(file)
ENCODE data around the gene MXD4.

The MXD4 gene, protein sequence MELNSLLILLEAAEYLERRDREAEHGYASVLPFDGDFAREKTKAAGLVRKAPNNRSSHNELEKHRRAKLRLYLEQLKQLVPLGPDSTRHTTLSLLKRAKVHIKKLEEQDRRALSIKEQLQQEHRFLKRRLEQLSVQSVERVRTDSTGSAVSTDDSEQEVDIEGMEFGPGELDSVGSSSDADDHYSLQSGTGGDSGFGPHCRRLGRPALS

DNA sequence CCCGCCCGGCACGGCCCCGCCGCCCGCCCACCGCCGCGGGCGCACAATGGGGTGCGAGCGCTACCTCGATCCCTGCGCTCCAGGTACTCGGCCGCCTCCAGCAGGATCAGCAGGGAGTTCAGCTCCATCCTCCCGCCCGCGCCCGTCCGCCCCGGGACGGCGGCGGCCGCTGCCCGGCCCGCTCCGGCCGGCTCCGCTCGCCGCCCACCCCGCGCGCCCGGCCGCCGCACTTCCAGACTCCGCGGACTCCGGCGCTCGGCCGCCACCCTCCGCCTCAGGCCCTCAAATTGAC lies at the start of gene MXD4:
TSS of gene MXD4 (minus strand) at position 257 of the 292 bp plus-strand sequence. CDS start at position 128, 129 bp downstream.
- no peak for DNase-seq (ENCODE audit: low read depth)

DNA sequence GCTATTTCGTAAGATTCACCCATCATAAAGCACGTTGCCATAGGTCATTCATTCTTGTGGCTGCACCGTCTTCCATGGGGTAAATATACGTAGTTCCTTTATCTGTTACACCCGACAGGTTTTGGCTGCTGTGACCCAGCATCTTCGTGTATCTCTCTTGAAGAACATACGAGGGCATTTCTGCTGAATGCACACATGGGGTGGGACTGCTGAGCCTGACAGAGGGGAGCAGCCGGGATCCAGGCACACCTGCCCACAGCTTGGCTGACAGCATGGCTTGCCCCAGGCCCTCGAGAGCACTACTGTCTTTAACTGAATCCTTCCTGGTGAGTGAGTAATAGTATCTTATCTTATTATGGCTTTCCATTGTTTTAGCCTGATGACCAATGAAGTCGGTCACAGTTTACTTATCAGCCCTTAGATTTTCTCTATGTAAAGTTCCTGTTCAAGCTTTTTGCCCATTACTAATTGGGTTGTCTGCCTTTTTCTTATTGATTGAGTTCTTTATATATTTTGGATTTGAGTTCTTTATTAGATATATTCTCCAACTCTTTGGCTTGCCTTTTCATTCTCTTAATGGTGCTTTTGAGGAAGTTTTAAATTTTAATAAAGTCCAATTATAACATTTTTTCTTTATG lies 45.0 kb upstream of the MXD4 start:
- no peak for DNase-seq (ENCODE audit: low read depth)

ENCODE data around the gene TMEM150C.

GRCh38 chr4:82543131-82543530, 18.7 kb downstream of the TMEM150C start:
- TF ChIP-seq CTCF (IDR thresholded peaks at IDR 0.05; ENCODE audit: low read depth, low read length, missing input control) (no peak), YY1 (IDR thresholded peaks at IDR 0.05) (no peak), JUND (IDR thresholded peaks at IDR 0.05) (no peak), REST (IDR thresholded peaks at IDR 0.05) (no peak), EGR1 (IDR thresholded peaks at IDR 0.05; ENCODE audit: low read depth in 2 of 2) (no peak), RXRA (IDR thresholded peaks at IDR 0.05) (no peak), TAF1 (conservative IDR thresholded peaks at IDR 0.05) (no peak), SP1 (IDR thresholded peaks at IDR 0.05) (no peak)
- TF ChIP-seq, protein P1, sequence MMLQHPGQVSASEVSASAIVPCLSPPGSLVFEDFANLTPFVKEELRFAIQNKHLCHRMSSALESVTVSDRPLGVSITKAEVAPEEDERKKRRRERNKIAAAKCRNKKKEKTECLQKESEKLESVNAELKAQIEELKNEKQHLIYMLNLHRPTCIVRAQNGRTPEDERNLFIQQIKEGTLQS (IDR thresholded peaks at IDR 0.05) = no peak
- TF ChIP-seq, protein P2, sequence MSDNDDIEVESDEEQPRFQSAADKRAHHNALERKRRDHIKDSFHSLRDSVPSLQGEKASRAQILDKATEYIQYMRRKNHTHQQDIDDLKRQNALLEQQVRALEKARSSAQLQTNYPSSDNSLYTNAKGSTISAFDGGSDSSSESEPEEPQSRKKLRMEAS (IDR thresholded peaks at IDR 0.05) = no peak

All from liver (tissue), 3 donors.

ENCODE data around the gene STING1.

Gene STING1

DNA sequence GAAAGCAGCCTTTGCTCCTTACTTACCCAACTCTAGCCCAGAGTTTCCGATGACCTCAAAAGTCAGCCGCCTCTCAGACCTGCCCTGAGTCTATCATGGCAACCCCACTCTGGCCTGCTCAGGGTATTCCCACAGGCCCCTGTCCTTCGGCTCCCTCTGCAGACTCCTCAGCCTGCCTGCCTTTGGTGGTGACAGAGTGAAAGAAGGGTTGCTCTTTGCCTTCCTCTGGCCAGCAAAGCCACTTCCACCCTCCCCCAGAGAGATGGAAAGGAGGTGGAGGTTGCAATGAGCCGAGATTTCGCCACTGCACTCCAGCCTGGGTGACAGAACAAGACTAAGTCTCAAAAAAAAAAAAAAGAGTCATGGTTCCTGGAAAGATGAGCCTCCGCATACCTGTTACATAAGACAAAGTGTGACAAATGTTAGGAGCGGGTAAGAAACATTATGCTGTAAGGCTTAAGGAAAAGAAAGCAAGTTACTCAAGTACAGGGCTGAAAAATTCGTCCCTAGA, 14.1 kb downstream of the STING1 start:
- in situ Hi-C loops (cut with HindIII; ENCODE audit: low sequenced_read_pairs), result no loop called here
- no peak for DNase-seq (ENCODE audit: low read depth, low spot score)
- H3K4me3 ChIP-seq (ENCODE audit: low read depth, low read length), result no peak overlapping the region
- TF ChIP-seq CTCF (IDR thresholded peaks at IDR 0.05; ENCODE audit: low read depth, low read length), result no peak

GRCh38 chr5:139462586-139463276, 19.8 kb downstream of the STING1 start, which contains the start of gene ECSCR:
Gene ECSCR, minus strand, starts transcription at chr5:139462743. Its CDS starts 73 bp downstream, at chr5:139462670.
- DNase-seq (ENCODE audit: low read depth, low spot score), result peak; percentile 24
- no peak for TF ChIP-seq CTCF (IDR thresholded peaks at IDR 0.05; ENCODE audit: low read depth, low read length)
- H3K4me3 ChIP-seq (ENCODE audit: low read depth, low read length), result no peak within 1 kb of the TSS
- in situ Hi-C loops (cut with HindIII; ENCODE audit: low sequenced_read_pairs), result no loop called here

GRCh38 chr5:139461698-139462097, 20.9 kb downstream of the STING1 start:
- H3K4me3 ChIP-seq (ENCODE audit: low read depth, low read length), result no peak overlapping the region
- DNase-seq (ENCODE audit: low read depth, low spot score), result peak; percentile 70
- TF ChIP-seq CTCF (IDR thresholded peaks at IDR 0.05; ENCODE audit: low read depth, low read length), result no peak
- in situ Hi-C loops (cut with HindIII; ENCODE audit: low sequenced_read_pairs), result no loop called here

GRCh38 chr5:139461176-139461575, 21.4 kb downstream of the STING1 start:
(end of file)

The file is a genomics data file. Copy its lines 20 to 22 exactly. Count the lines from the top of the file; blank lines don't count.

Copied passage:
- TF ChIP-seq CTCF (IDR thresholded peaks at IDR 0.05; ENCODE audit: low read depth, low read length), result no peak

GRCh38 chr5:139462586-139463276, 19.8 kb downstream of the STING1 start, which contains the start of gene ECSCR:
Gene ECSCR, minus strand, starts transcription at chr5:139462743. Its CDS starts 73 bp downstream, at chr5:139462670.